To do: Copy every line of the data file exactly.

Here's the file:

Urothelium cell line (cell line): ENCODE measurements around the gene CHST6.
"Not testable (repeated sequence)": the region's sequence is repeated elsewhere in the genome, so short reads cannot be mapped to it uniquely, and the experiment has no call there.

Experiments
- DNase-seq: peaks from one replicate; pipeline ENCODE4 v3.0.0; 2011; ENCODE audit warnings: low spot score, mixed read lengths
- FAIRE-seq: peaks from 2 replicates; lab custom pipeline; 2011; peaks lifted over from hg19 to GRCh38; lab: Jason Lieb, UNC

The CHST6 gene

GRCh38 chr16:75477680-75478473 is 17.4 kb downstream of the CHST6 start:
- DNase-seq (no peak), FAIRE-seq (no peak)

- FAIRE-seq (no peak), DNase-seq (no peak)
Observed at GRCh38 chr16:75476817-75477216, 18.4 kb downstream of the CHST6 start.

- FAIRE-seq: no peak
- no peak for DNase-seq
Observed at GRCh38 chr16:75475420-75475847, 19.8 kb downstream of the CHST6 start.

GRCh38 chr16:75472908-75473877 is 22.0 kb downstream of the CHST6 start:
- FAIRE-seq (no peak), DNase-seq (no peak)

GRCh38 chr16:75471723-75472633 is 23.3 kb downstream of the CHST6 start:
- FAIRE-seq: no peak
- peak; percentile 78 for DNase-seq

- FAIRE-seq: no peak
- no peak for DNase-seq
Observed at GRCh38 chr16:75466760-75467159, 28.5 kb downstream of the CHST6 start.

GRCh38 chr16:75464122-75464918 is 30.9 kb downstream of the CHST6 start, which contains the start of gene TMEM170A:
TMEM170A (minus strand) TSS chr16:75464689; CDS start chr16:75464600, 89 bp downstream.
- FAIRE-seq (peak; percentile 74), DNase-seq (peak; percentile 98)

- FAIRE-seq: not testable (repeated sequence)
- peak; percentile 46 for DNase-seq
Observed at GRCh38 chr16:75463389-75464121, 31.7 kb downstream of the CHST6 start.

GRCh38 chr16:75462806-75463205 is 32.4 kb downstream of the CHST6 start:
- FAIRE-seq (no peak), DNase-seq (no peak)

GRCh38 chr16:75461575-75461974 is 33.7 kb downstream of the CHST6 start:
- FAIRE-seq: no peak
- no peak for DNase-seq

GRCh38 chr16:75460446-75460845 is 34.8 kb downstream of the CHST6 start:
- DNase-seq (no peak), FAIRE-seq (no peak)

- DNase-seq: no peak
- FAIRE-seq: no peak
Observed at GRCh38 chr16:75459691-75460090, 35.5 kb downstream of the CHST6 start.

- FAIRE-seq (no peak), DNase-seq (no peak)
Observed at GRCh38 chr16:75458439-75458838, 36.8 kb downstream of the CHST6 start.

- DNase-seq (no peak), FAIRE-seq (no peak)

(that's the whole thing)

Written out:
Urothelium cell line (cell line): ENCODE measurements around the gene CHST6.
"Not testable (repeated sequence)": the region's sequence is repeated elsewhere in the genome, so short reads cannot be mapped to it uniquely, and the experiment has no call there.

Experiments
- DNase-seq: peaks from one replicate; pipeline ENCODE4 v3.0.0; 2011; ENCODE audit warnings: low spot score, mixed read lengths
- FAIRE-seq: peaks from 2 replicates; lab custom pipeline; 2011; peaks lifted over from hg19 to GRCh38; lab: Jason Lieb, UNC

The CHST6 gene

GRCh38 chr16:75477680-75478473 is 17.4 kb downstream of the CHST6 start:
- DNase-seq (no peak), FAIRE-seq (no peak)

- FAIRE-seq (no peak), DNase-seq (no peak)
Observed at GRCh38 chr16:75476817-75477216, 18.4 kb downstream of the CHST6 start.

- FAIRE-seq: no peak
- no peak for DNase-seq
Observed at GRCh38 chr16:75475420-75475847, 19.8 kb downstream of the CHST6 start.

GRCh38 chr16:75472908-75473877 is 22.0 kb downstream of the CHST6 start:
- FAIRE-seq (no peak), DNase-seq (no peak)

GRCh38 chr16:75471723-75472633 is 23.3 kb downstream of the CHST6 start:
- FAIRE-seq: no peak
- peak; percentile 78 for DNase-seq

- FAIRE-seq: no peak
- no peak for DNase-seq
Observed at GRCh38 chr16:75466760-75467159, 28.5 kb downstream of the CHST6 start.

GRCh38 chr16:75464122-75464918 is 30.9 kb downstream of the CHST6 start, which contains the start of gene TMEM170A:
TMEM170A (minus strand) TSS chr16:75464689; CDS start chr16:75464600, 89 bp downstream.
- FAIRE-seq (peak; percentile 74), DNase-seq (peak; percentile 98)

- FAIRE-seq: not testable (repeated sequence)
- peak; percentile 46 for DNase-seq
Observed at GRCh38 chr16:75463389-75464121, 31.7 kb downstream of the CHST6 start.

GRCh38 chr16:75462806-75463205 is 32.4 kb downstream of the CHST6 start:
- FAIRE-seq (no peak), DNase-seq (no peak)

GRCh38 chr16:75461575-75461974 is 33.7 kb downstream of the CHST6 start:
- FAIRE-seq: no peak
- no peak for DNase-seq

GRCh38 chr16:75460446-75460845 is 34.8 kb downstream of the CHST6 start:
- DNase-seq (no peak), FAIRE-seq (no peak)

- DNase-seq: no peak
- FAIRE-seq: no peak
Observed at GRCh38 chr16:75459691-75460090, 35.5 kb downstream of the CHST6 start.

- FAIRE-seq (no peak), DNase-seq (no peak)
Observed at GRCh38 chr16:75458439-75458838, 36.8 kb downstream of the CHST6 start.

- DNase-seq (no peak), FAIRE-seq (no peak)